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Disease Profile

Jejunal atresia

Prevalence
Prevalence estimates on Rare Medical Network websites are calculated based on data available from numerous sources, including US and European government statistics, the NIH, Orphanet, and published epidemiologic studies. Rare disease population data is recognized to be highly variable, and based on a wide variety of source data and methodologies, so the prevalence data on this site should be assumed to be estimated and cannot be considered to be absolutely correct.

Unknown

Age of onset

#N/A

ICD-10

#N/A

Inheritance

Autosomal dominant A pathogenic variant in only one gene copy in each cell is sufficient to cause an autosomal dominant disease

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Autosomal recessive Pathogenic variants in both copies of each gene of the chromosome are needed to cause an autosomal recessive disease and observe the mutant phenotype

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X-linked
dominant X-linked dominant inheritance, sometimes referred to as X-linked dominance, is a mode of genetic inheritance by which a dominant gene is carried on the X chromosome.

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X-linked
recessive Pathogenic variants in both copies of a gene on the X chromosome cause an X-linked recessive disorder

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Mitochondrial or multigenic Mitochondrial genetic disorders can be caused by changes (mutations) in either the mitochondrial DNA or nuclear DNA that lead to dysfunction of the mitochondria and inadequate production of energy.

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Multigenic or multifactor Inheritance involving many factors, of which at least one is genetic but none is of overwhelming importance, as in the causation of a disease by multiple genetic and environmental factors.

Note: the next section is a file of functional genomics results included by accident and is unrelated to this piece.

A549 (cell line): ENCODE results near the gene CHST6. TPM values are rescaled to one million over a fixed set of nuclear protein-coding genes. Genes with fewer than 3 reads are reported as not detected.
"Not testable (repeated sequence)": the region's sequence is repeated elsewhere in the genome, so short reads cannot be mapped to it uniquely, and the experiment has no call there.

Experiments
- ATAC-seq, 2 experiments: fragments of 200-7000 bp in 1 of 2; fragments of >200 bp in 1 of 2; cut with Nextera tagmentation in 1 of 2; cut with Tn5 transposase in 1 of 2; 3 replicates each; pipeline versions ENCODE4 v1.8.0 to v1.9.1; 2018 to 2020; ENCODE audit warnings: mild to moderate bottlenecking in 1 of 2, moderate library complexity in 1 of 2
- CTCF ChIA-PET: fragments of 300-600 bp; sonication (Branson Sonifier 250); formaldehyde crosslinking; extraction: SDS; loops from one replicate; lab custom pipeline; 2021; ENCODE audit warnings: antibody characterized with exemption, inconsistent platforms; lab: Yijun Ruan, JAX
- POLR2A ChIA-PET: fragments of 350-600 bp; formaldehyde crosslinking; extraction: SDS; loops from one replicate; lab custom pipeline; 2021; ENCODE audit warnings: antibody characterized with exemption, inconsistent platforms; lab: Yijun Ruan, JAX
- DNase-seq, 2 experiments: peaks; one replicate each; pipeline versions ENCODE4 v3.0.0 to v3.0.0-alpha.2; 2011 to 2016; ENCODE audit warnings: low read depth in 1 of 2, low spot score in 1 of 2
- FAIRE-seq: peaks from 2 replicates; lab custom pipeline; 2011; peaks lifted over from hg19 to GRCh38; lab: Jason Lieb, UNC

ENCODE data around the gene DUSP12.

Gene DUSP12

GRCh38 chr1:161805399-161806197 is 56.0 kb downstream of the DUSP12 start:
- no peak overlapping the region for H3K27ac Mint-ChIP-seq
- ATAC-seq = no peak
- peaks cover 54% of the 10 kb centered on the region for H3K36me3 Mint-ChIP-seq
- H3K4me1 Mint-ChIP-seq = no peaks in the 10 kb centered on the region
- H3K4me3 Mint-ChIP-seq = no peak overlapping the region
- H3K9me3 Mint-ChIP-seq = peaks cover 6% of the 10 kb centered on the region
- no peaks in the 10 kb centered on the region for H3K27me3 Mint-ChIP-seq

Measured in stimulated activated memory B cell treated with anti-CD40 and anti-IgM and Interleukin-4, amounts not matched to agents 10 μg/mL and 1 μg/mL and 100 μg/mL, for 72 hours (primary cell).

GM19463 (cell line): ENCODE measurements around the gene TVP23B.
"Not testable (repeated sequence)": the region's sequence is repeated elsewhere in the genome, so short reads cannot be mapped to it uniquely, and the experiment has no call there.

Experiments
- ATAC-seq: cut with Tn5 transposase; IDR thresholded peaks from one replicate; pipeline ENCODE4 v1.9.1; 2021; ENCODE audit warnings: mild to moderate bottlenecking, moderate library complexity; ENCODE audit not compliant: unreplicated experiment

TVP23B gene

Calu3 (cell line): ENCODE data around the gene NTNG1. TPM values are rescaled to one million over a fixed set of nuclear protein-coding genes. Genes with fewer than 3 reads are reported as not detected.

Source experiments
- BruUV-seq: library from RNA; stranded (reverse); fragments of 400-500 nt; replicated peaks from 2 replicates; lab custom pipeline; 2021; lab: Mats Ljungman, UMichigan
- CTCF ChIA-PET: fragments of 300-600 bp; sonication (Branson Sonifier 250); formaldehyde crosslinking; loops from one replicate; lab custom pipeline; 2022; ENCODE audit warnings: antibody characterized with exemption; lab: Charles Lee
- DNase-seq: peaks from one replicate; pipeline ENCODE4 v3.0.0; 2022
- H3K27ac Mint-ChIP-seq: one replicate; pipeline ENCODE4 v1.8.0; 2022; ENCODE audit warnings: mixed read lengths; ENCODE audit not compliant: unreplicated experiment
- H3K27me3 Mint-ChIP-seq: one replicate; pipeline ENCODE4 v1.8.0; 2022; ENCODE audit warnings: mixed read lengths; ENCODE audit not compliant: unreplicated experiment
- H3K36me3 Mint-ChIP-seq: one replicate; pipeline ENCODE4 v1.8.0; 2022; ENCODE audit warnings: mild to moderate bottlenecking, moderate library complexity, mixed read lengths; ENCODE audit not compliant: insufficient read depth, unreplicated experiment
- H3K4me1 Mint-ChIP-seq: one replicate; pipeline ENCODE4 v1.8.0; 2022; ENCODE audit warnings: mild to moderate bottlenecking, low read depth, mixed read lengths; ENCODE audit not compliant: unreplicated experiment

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Not applicable

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Other names (AKA)

Apple peel syndrome; Apple peel small bowel syndrome; APSB;

Categories

Congenital and Genetic Diseases; Digestive Diseases

Summary

Jejunal atresia is a birth defect in a newborn characterized by partial or complete absence of the membrane connecting the small intestines to the abdominal wall (the mesentery). It causes a portion of the small intestines (the jejunum) to twist around an artery that supplies blood to the colon (the marginal artery). This leads to an intestinal blockage or "atresia." Common symptoms in the newborn include feeding difficulties, failure to thrive, vomiting bile (a yellowish-green fluid), abdominal swelling, and/or absence of bowel movements after birth. It typically occurs sporadically in people with no family history of the condition; however, more than one family member can rarely be affected, suggesting that there may be a genetic component in some cases. Jejunal atresia is typically treated with surgery.[1][2]

Symptoms

Signs and symptoms of jejunal atresia vary but may include:[3][4]

  • Feeding difficulties
  • Failure to thrive
  • Vomiting bile (a bitter-tasting, yellowish-green fluid)
  • Abdominal swelling, especially the upper middle part just below the breast bone
  • Absence of bowel movements after birth

This table lists symptoms that people with this disease may have. For most diseases, symptoms will vary from person to person. People with the same disease may not have all the symptoms listed. This information comes from a database called the Human Phenotype Ontology (HPO) . The HPO collects information on symptoms that have been described in medical resources. The HPO is updated regularly. Use the HPO ID to access more in-depth information about a symptom.

Medical Terms Other Names
Learn More:
HPO ID
Percent of people who have these symptoms is not available through HPO
Abnormal abdomen morphology
Abnormality of abdomen structure
0001438
Autosomal recessive inheritance
0000007
Jejunal atresia
0005235

Cause

Jejunal atresia occurs when the membrane that attaches the small intestines to the abdominal wall (called the mesentery) is partially or completely absent. As a result, a portion of the small intestines (the jejunum) twists around an artery that supplies blood to the colon (the marginal artery). This leads to an intestinal blockage or "atresia."